“Along the way, I met a lot of volunteers who were willing to help,” Michelle Tran mentions in our interview. “I met friends who gave me advice and partners, like Kenji Jones, who all have a lot of drive and motivation to help.”
With support from friends, volunteers, and community partners, Soar Over Hate has grown far beyond what the cofounders originally anticipated.
“Our fundraising goal initially was $2,000,” Tran noted, “but by the next day, we had raised over $5,000 and since then, we have raised over $60,000 from corporate donors, friends, and family.”
Because of these donations, Soar Over Hate has been able to hand out over 13,000 self-defense devices including safety alarms and pepper spray to AAPI folks across the city. They have also provided self-defense training and distributed pamphlets with information on how to respond to and report an attack.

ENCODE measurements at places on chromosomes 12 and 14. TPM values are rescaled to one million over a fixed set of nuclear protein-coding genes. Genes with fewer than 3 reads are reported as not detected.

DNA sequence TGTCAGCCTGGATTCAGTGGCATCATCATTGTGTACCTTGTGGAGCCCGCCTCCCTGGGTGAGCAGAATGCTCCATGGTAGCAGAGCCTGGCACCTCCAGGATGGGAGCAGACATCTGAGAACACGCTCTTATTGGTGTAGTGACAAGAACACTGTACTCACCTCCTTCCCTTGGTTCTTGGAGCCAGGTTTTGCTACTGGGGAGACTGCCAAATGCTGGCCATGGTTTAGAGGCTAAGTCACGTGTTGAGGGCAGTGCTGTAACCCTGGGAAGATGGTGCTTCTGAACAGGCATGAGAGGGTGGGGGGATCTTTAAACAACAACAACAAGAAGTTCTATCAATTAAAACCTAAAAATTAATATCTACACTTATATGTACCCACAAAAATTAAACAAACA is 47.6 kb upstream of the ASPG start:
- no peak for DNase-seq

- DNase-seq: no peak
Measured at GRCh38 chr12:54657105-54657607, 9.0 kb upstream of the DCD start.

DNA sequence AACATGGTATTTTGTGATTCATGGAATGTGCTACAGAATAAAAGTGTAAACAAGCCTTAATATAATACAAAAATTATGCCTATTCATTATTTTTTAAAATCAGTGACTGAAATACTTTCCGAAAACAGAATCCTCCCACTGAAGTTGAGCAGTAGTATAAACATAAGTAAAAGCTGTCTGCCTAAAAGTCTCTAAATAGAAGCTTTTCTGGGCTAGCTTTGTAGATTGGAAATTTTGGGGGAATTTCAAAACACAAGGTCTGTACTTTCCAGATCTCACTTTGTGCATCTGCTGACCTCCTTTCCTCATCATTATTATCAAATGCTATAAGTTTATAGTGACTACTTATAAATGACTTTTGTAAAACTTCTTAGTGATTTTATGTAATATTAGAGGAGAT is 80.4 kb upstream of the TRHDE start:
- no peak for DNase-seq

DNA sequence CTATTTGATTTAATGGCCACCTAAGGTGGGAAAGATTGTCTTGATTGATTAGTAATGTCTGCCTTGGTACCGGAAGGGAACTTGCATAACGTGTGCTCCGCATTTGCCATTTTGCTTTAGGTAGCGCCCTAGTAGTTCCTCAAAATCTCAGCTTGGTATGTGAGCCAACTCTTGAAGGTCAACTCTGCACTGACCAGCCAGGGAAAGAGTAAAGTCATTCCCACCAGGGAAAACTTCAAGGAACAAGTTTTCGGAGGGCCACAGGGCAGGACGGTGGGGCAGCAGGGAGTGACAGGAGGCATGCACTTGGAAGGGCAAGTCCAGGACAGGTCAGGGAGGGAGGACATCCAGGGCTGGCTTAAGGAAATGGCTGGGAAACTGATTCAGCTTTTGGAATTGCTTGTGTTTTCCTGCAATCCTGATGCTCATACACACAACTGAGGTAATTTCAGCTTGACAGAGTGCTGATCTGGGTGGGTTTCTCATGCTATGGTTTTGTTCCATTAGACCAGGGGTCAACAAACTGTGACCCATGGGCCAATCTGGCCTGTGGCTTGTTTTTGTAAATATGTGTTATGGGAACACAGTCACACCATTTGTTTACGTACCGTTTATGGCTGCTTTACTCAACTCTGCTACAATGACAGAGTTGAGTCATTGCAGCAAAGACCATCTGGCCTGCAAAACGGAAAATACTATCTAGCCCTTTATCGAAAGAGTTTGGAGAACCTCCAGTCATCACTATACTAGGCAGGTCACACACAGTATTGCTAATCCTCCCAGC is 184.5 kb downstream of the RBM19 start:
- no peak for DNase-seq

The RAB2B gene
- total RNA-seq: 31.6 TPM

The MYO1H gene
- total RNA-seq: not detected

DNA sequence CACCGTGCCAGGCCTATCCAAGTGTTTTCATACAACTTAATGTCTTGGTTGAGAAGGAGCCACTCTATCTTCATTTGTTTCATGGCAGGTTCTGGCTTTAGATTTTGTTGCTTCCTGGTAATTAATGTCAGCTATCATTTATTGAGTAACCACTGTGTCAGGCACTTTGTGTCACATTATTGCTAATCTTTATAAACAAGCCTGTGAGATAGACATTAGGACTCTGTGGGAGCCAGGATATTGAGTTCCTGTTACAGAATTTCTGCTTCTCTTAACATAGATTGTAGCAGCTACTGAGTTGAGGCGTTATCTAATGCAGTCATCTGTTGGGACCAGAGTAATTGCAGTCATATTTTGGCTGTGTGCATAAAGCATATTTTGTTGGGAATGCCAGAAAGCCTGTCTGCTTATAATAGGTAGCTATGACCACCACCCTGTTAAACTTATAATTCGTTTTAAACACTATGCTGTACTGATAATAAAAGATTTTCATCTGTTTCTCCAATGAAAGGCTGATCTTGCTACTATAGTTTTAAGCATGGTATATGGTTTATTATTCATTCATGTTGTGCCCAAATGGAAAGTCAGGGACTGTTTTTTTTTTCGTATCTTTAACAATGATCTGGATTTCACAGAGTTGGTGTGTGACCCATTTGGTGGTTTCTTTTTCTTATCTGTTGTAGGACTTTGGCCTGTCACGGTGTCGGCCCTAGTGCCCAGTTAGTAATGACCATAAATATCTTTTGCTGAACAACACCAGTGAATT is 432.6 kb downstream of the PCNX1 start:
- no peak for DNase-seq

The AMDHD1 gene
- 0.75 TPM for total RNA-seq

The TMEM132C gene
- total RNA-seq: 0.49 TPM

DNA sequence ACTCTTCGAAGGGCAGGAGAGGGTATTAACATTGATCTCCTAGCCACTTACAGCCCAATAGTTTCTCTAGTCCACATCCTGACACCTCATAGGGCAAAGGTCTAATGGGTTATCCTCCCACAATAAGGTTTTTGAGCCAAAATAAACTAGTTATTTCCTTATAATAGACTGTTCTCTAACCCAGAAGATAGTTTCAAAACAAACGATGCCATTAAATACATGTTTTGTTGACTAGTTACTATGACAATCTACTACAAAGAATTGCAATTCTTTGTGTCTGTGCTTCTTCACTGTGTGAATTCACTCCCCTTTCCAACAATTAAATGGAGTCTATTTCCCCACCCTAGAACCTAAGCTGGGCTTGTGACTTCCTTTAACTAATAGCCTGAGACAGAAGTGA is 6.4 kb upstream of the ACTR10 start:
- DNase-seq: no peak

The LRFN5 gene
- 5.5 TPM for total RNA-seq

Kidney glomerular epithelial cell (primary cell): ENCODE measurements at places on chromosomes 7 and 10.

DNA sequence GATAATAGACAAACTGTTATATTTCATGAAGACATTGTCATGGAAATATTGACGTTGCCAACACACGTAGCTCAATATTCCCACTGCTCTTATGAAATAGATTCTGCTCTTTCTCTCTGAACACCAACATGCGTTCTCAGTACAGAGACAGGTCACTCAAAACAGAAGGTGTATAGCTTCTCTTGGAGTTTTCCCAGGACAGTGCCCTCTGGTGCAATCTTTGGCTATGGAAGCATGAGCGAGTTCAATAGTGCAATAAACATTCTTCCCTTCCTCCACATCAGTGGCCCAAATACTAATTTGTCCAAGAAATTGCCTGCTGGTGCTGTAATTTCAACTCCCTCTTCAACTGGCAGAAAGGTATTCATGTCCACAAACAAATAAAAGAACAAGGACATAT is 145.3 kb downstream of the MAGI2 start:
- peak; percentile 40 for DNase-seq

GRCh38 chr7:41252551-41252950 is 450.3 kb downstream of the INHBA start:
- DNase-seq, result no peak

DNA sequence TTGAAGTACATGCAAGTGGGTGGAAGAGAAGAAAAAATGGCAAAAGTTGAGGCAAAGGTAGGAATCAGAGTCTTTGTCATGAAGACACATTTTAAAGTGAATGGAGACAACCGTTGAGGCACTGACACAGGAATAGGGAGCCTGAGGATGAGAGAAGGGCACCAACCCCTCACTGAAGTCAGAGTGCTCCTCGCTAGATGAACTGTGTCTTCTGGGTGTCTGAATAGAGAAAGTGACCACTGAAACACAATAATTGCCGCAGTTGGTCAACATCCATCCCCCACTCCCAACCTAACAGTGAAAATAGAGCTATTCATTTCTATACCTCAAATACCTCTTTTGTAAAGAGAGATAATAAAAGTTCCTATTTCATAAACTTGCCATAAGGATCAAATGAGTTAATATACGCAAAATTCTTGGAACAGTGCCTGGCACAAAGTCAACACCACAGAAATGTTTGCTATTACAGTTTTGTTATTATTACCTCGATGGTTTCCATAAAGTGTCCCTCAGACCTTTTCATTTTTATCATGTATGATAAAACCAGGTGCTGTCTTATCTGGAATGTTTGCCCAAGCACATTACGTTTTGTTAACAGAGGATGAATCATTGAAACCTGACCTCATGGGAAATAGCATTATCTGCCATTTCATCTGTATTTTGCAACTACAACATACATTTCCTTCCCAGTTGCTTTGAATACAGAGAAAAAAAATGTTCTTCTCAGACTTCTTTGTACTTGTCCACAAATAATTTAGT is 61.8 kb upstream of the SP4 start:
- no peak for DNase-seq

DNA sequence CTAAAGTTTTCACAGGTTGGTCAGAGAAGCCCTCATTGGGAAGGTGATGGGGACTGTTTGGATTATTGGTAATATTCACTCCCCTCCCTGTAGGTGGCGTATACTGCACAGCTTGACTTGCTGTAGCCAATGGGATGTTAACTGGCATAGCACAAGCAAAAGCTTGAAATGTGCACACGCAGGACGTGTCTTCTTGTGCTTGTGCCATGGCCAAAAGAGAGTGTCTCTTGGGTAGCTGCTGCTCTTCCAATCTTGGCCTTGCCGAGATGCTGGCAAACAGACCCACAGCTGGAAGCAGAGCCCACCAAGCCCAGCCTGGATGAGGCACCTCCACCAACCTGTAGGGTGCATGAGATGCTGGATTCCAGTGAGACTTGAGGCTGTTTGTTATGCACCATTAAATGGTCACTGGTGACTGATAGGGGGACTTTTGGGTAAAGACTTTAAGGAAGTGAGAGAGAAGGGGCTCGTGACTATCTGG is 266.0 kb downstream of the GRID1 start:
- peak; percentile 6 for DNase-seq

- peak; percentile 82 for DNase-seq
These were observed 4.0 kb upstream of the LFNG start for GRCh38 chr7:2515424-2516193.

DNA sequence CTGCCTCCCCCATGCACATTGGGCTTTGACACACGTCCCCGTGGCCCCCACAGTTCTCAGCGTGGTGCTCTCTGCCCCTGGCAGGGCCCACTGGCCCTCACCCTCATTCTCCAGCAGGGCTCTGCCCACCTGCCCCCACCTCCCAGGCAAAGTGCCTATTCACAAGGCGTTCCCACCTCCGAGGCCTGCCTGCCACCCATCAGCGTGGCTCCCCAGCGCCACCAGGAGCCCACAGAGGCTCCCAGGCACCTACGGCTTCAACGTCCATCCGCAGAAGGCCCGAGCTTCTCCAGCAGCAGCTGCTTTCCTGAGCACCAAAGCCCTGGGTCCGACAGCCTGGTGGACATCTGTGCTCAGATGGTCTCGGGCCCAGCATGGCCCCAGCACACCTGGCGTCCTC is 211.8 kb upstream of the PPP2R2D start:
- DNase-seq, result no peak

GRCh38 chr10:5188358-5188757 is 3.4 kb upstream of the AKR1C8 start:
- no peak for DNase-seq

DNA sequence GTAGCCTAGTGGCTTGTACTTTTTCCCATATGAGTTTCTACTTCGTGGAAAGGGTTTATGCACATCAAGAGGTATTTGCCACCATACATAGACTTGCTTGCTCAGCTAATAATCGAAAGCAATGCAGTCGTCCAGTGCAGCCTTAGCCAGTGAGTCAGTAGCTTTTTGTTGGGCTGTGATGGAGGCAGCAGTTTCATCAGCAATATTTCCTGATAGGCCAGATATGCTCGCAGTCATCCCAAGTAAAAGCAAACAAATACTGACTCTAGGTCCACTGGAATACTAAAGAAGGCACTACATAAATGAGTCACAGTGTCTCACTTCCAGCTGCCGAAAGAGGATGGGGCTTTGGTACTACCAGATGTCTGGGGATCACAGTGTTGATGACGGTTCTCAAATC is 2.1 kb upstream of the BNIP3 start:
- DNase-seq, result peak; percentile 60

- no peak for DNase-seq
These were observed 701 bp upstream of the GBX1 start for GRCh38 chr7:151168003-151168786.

In addition to going door-to-door to distribute self-defense equipment, Soar Over Hate also coordinated with other local organizations to host a community event in Chinatown earlier this month.
At that event, volunteers from various organizations came together to distribute over 5,000 self-defense devices and provide self-defense training, health screenings, voter registration, free legal counseling for immigrants, and puppy therapy to the more than 2,000 attendees.
“Everyone just wanted to support one another, and it was a really happy day,” Tran reflected.
While this and other distribution efforts have largely focused on Manhattan’s Chinatown, she hopes to coordinate similar events and more distributions of safety equipment and information to all the AAPI communities across the five boroughs.